By Bill Hawk

Toho, 1952, B&W, 143 mins.- Criterion DVD

Takashi Shimura: "How truly beautiful. In the last 30 years, I'd all but forgotten about sunsets."

When you're facing your own personal sunset, you start to notice the little things. You might even wake up to the fact that you've been trudging through life like a zombie for so long that you're in one seriously deep rut. For Shimura, a government functionary whose job consists of rubber-stamping reams of meaningless paperwork, the news of a fatal illness prompts a painful re-examination of his life. Alienated from his family and disgusted by his work,

he starts looking for something that will allow him- in the literal translation of the film's title- "To live." Ultimately, he finds fulfillment by making a difference in peoples' lives, championing a stalled civic improvement project. In a display of physical and spiritual strength, even as his very life ebbs away, he confronts politicians and gangsters and the labyrinthine bureaucracy to achieve his goal. Later, at his wake, his coworkers- with the aid of plenty of sake- come to a full realization of what he's done, and vow to keep his crusading spirit alive. But that is easier said than done.

Regarded as one of director Akira Kurosawa's finest works, this meditation on life and death balances an optimism about individual effort against a pessimism about society as a whole. The story's conclusions aren't especially profound and it does run on a bit, but the artistry involved is undeniable, and the film does have a cumulative power- the final image of Shimura is not something that you will soon forget. Extras on this two-disc set include audio commentary and documentaries. Recommended for serious film buffs.


Fox, 1974, Color, 106 mins.- Fox Spec. Ed. DVD

Gene Wilder: "From what was once an inarticulate mass of lifeless tissues, may I now present a cultured, sophisticated man-about-town."

Yup, it's a "Hand-made" Frankenstein job as you've never seen one before, doing a song-and-dance number with his creator. It's all part of a presentation by the latest Dr. F. to introduce the re-animated chap, played by Peter Boyle, to polite scientific society- and of course, it all ends in a very impolite manner. Successful surgeon Wilder was once embarrassed by his notorious ancestor, but when he discovers that he has inherited the family castle, he can't resist a trip to Transylvania to look the place over. Joined by pop-eyed hunchback sidekick Marty Feldman and dishy lab assistant Teri Garr, Wilder penetrates the secrets of the old homestead, and treads in his forebear's footsteps. And you know what that means- soon, there's a hulking, ugly, maladjusted fellow stomping around and dredging up all sorts of unpleasant memories for the local villagers. Once again, something has gone wrong with the experiment, and Wilder must set things right- whatever the cost.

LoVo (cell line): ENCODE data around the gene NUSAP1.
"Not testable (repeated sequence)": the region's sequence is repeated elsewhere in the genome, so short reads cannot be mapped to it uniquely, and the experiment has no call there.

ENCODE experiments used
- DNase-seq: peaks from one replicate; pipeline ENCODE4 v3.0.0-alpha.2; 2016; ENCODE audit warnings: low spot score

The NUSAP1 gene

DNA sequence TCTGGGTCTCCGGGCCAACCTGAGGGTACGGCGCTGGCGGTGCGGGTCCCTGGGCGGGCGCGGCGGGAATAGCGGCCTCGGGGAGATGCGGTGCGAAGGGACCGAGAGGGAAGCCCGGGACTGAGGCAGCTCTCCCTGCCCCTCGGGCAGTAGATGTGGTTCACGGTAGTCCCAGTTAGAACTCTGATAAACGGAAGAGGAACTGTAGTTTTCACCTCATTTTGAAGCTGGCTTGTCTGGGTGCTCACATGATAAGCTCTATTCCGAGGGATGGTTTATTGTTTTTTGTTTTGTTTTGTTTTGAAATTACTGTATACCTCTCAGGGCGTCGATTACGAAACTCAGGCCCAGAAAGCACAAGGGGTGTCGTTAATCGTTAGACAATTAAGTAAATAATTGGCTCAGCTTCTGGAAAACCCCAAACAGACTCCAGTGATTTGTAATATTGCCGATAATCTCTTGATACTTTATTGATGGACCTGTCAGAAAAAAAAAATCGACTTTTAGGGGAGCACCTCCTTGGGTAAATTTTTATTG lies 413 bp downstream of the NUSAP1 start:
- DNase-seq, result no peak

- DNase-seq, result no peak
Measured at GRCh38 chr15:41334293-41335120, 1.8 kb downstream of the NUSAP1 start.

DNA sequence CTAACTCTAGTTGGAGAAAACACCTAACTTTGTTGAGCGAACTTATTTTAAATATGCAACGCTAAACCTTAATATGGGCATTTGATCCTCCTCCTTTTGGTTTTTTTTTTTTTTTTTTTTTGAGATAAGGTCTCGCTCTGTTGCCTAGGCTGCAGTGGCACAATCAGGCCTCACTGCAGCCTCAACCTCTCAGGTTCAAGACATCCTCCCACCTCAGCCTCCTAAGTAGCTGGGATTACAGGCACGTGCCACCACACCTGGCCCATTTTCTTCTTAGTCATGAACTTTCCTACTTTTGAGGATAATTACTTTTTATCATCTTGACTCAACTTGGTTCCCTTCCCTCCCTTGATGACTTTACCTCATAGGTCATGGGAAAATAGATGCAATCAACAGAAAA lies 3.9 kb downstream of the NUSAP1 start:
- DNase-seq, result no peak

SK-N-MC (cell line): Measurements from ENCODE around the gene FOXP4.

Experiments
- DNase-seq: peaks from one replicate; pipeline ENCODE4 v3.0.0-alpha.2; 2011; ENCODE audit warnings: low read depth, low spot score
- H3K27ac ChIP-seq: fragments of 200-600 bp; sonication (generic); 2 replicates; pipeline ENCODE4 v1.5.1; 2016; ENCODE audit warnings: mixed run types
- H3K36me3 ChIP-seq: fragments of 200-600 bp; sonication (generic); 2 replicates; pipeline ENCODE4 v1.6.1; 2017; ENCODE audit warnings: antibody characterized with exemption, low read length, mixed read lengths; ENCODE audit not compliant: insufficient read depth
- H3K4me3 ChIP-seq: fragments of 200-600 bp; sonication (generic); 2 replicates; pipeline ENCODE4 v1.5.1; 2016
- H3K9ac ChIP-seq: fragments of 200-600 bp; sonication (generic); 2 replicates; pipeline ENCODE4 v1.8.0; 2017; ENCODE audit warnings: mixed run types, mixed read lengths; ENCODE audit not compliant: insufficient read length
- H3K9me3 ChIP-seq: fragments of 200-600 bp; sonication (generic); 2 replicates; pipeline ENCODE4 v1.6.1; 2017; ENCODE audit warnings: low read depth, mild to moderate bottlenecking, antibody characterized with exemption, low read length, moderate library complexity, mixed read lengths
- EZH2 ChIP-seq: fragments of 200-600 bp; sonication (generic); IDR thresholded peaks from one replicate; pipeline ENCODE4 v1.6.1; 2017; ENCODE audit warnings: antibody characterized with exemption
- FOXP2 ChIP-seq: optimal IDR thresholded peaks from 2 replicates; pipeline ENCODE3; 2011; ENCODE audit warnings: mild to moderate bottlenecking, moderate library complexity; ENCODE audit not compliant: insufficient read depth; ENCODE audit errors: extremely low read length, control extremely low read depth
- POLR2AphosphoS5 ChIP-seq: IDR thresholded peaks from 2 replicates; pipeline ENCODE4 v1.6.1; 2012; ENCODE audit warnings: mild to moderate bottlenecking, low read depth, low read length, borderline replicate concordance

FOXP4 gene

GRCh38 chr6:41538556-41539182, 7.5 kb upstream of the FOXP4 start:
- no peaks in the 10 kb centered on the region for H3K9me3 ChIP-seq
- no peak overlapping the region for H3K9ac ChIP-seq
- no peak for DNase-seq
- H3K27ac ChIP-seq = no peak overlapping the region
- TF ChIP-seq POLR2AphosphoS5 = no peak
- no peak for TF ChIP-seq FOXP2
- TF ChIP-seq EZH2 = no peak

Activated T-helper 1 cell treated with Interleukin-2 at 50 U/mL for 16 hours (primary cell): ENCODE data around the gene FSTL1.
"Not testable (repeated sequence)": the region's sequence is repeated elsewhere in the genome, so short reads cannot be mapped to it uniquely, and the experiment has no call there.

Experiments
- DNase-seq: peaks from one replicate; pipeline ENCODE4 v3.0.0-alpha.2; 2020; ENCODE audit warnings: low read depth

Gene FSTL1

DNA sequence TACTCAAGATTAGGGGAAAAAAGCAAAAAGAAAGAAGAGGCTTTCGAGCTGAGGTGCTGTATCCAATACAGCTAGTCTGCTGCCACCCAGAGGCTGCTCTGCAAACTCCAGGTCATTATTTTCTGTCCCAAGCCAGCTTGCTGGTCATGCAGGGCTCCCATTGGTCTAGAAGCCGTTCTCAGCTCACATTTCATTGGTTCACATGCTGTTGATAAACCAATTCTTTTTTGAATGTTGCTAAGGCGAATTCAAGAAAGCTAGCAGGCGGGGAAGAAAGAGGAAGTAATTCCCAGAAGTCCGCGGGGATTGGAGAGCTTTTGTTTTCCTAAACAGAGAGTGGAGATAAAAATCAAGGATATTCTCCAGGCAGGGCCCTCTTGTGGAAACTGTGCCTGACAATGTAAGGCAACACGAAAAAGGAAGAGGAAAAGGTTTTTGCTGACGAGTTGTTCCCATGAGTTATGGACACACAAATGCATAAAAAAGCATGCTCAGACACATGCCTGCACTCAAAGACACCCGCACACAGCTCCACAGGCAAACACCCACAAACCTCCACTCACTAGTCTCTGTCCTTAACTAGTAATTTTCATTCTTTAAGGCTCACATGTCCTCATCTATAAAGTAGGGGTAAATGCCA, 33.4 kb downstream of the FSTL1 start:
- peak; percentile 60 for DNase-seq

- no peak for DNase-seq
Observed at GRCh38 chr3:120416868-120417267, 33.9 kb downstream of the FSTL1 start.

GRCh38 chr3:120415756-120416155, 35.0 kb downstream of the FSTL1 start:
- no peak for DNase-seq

This affectionate parody, cowritten by Wilder and director Mel Brooks, mines the rich vein of classic Universal Frankenstein pictures and delivers countless nuggets of humor......and if you think that sentence is corny, wait until you see some of the gags in this picture. Subtlety is not its strong suit, and that's a good thing- even if you're not very familiar with the films that inspired this story, you'll still find plenty to laugh at. Disc extras include audio commentary by Brooks, a documentary, deleted scenes, outtakes, and stills- all of which confirm that the people involved had a blast making this thing.


Universal, 1942, B&W, 108 mins.- Universal DVD

Teresa Wright: "I know you. I know that you don't tell people a lot of things. I don't either. I have a feeling that inside you somewhere there's something nobody knows about."

Small-town girl Wright looks to her beloved big-city uncle, Joseph Cotten, for a little excitement- and boy does she get it. For Cotten's visit to quiet Santa Rosa, California is occasioned less by a desire to see his relatives than a desire to elude the police, who suspect him of being the notorious "Merry Widow Murderer." Cotten settles into the town like a wolf slipping into a flock of sheep, charming everybody- but Wright, with whom he shares a sort of telepathic connection, starts to see his bad side. Pursuing her suspicions forces Wright not only to confront Cotten, but to confront the darkness within herself- and it's a struggle that she might not survive......

Another top-notch item from Alfred Hitchcock, this little Good Versus Evil tale is enhanced by the contributions of playwright Thornton Wilder, who creates a sinister variation on his classic "Our Town." Wright's family and the other locals are good, honest folk- with a few quirks, like father Henry Travers and his pal Hume Cronyn's enthusiasm for tales and methods of murder. Cotten's interest in murder is not so academic, and when his pleasant mask slips, he reveals a rather nasty view of the world. But he is not entirely unsympathetic, which makes his conflict with Wright all the more interesting. If you're a suspense fan, this is a must-see. Extras on the disc include a documentary and photos.



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© Melt Magazine 2004